BioZone BITS: Exploring Tradeoffs in the Use of Biomass for Greenhouse Gas Mitigation
July 29 @ 3:00 pm - 4:30 pm
Increasing concern over fossil fuel use and greenhouse gas (GHG) emissions has led to growing interest in the use of biomass (i.e., plant material and organic waste) for both energy and materials. Around the world, government programs primarily incentivize use of biofuels in the transportation sector. In contrast, few policy drivers exist to encourage the use of biomass for the production of chemicals, an industry which is currently among the largest users of fossil fuel and which is responsible for approximately 7% of global GHG emissions.
To guide efficient resource use, this talk explores certain tradeoffs in the use of biomass for GHG mitigation in a U.S./North American context. In particular, this research addresses key questions, such as:
- Are greater GHG reductions achieved when using bio-ethanol as a transportation fuel, or as a chemical feedstock?
- Within the plastics sector, are greater GHG emission reductions achieved by switching to bio-based plastics, or more simply by producing conventional plastics with renewable energy?
This talk will also discuss recent work showing how economic/market response can substantially undermine or reverse the GHG benefits from biofuel policies.
The results of these studies shed light on the uncertainty present in the life-cycle GHG emissions from bio-based products, and make concrete recommendations to set priorities in the use of biomass for GHG mitigation.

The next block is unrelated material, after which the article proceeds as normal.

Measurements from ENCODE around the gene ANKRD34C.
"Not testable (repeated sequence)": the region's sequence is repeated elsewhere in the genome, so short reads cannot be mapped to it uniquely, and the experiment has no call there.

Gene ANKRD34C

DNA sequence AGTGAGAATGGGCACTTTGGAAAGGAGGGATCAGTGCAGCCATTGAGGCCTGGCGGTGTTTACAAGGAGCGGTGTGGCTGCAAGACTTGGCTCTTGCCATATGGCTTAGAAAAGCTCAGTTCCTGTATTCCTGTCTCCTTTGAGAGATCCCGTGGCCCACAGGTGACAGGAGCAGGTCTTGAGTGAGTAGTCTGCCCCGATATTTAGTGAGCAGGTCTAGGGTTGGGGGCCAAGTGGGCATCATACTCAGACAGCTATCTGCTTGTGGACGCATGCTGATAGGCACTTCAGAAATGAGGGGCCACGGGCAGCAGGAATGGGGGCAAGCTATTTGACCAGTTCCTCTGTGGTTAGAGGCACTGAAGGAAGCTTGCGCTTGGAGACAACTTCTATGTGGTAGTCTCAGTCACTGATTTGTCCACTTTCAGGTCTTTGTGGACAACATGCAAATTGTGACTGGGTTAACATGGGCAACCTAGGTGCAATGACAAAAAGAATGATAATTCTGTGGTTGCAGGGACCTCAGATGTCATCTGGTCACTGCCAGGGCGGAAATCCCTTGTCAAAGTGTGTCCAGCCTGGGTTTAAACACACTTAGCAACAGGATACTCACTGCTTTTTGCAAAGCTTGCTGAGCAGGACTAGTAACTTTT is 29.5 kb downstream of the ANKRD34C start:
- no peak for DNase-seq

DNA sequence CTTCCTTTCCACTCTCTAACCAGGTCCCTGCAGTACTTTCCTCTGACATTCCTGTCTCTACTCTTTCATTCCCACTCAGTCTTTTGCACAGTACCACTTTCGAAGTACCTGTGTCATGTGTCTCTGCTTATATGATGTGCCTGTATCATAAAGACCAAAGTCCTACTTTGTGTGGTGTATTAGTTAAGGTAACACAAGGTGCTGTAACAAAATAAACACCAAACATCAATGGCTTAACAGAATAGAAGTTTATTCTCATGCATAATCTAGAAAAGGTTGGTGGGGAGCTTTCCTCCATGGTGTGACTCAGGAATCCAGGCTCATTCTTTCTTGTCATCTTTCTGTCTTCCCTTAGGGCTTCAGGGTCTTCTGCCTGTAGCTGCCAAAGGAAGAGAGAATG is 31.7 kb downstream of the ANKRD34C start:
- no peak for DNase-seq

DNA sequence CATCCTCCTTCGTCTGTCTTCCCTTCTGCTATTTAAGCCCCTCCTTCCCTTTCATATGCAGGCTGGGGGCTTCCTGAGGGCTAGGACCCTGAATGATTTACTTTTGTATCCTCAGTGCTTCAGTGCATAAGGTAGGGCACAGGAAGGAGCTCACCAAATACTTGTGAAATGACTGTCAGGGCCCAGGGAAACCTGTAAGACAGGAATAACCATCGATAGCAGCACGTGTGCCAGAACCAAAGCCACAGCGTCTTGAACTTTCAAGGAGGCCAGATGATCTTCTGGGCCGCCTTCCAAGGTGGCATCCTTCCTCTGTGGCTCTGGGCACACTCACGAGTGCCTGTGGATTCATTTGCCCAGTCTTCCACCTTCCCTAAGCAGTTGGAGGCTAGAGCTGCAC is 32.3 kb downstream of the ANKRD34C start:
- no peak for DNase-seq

UTTRI associated faculty Professor I. Daniel Posen is an Assistant Professor in Civil & Mineral Engineering at the University of Toronto. He holds a dual PhD in Engineering & Public Policy and Civil & Environmental Engineering (Carnegie Mellon University, 2016), a Master of Science in Economics (London School of Economics, 2012), a Master of Research in Green Chemistry (Imperial College London, 2010) and a BA in Chemistry (Princeton University, 2009).
Dr. Posen’s research uses a mix of technical and economic modeling to supply quantitative, system-level analysis to support of environmental decision making. His expertise spans a range of areas including life cycle assessment and life cycle thinking; setting priorities for greenhouse gas mitigation; evaluating biofuels, bio-based materials & other uses for biomass; electric vehicles and transportation fuels; modeling of fossil fuel and energy markets; public policy & decision support models; and quantifying uncertainty and risk in environmental systems & environmental policy.
Presented by the Department of Chemical Engineering & Applied Chemistry.